Dear Friends of Ludhiana – those who have supported the work at the Christian Medical College and Hospital in Ludhiana for many years, even worked there, and those who have newly heard about this Institution and the UK Charity – Christmas Greetings to you all! I will attempt an update on the past year.
I visited CMCH earlier this year and it was an especially memorable visit as Maralyn (my wife) and I were accompanied by our vicar David, Sally his wife, Nicol our curate and Paul her husband. Our village church has supported CMCH for several years through both prayer and giving and it was a wonderful opportunity for them to see CMCH in action!
On a hot morning, after ‘bed tea’ and then the first curry of the day (!), I attended the Governing Board meeting (the reason for our visit) and the others met up with Rev Alex Peters the Chaplain to accompany the Fellowship Department (Chaplaincy) on the daily corridor prayers. For our new visitors it was amazing to see the willingness of patients’ relatives with different languages, dialects, religions, cultures and customs giving the names of their loved ones to the team so that they could be included in the prayer outside the ward, operating theatre or recovery area. Indeed, prayers were offered outside all the wards and also standing in the middle of the out-patient department. Later in the day, personal visits to individual patients, by the members of the Fellowship Department, were a privilege to observe and hearing stories of great tragedy and illness was very heart-rending.
The next day a visit to Paediatric Surgery unit was a shock. There was thick mould on the ceiling due to condensation from air-conditioning in the operating theatre above, there was only one ventilator (which had seen far better days) on the ward and basic beds, cots and mattresses would be seen as unfit for purpose in the UK. In another part of the hospital, the Cardiology Unit was a complete contrast with a spacious, clean ward containing modern equipment. A patient admitted that morning with chest pain was able to undergo angiography within a few hours – a superior service to much of the NHS. The Bone Marrow Transplant Centre is a much needed recent addition to the services offered by the Hospital. The Gastroenterology Unit has been completely upgraded with funding from Friends of Ludhiana UK and I was able to use the endoscopy equipment to undertake several procedures on patients. We saw the modern Oncology Unit and the room where a Brachytherapy Unit is hopefully soon to be installed (in part funded by Friends of Ludhiana UK).
We visited three outlying hospitals served by CMCH. Lalton Hospital has highly dedicated staff but extremely poor facilities and equipment. In spite of this, the hospital provides invaluable healthcare for the local population. CMCH has recently taken over the management of Bilga Hospital and this is a complete contrast to Lalton – it has modern, clean buildings and is well-equipped but is slightly away from the centre of population and, at the time of our visit, seemed rather underused – there is much potential there for the coming days. Hambran Hospital touched all of our hearts – we were shown around the Maternity Unit by the head doctor despite having been up all night operating on two ladies who required emergency caesarean sections but delivered healthy babies who were ‘ooed’ and ‘aaahed’ over! The Children’s Rehabilitation Centre brought tears to our eyes as we saw the youngsters determinedly doing their appropriate exercises after accidents leaving them with severe limb damage or having suffered neurological damage. The equipment was old and very basic, often made out of pieces of wood and old rope but sometimes, even with tears on their faces, the children gave us big smiles – especially when we gave them the little gifts we had brought them!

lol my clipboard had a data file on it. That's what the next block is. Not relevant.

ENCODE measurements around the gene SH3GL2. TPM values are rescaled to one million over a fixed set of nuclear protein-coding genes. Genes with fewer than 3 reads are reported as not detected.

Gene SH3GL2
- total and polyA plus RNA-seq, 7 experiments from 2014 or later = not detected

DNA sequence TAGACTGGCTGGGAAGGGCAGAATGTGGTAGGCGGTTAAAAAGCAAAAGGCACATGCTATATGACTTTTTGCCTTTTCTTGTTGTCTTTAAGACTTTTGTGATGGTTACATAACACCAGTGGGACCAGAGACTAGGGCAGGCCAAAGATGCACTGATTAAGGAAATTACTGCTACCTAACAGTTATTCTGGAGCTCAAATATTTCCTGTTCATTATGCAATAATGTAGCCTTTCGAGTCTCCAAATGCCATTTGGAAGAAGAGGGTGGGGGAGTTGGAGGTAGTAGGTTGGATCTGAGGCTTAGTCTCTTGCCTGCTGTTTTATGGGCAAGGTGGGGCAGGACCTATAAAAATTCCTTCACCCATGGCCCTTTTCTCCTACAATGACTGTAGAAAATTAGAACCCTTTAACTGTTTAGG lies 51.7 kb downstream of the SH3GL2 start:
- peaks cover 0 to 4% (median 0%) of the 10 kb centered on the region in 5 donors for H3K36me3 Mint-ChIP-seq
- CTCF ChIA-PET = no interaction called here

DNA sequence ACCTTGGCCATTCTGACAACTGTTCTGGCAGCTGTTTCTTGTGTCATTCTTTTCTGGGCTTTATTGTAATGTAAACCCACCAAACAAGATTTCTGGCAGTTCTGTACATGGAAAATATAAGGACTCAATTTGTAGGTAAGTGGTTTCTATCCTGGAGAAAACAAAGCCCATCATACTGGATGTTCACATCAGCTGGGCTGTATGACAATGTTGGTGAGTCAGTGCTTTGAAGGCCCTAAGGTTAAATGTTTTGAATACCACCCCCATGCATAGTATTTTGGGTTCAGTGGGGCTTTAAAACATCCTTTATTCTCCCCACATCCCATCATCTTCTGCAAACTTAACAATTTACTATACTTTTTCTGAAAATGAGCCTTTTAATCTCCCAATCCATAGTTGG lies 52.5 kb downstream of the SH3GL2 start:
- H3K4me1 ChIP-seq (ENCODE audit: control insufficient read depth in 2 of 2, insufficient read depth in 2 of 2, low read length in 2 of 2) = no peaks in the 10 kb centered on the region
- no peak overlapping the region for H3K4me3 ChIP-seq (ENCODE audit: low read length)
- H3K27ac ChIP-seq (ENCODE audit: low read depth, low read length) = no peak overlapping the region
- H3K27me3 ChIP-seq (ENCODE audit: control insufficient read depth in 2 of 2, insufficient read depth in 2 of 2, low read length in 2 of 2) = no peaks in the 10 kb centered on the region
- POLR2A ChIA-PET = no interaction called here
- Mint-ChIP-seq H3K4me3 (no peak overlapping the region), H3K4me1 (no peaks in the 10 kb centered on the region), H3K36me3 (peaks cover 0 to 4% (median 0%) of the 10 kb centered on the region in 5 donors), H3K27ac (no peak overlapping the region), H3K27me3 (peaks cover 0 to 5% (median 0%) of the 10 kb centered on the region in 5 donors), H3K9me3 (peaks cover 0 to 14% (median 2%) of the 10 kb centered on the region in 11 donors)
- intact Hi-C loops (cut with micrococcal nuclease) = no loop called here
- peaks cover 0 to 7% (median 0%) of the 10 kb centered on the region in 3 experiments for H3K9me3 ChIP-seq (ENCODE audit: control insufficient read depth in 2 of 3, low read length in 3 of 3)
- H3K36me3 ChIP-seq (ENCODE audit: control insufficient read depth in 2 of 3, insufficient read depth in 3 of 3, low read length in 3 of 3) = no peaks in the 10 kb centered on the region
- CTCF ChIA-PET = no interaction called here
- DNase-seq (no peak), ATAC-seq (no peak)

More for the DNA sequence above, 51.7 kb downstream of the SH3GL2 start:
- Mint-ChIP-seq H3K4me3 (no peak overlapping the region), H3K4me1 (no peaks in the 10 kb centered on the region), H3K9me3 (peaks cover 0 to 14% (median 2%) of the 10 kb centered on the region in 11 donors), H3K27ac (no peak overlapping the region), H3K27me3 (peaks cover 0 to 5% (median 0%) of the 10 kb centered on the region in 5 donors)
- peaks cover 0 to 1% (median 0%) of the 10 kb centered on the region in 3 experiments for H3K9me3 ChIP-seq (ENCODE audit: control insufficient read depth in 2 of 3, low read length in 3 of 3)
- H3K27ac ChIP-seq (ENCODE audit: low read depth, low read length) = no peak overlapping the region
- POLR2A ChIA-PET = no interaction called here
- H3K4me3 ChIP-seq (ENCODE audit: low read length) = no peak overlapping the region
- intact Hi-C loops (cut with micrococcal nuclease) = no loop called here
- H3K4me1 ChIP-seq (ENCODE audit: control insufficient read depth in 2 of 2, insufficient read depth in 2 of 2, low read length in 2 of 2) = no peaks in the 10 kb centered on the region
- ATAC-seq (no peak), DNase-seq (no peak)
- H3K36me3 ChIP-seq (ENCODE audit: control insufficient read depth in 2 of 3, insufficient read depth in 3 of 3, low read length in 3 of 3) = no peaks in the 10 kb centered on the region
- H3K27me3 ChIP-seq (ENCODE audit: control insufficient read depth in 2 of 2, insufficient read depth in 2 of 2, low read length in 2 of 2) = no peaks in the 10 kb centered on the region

After many visits it was good for me to see CMCH through the fresh eyes of our friends, to witness the changes and improvements over the years and to be reminded how special the institution is. It was also good to be reminded that there is still so much that needs to be done. CMCH continues to be a beacon for Jesus in that part of the Punjab and, in spite of financial problems, it strives to maintain its high standards and meet the expectations of the Medical Council of India.
Thank you for your financial support and prayers and may this Season of Christmas bring joy and blessings to you and those you love.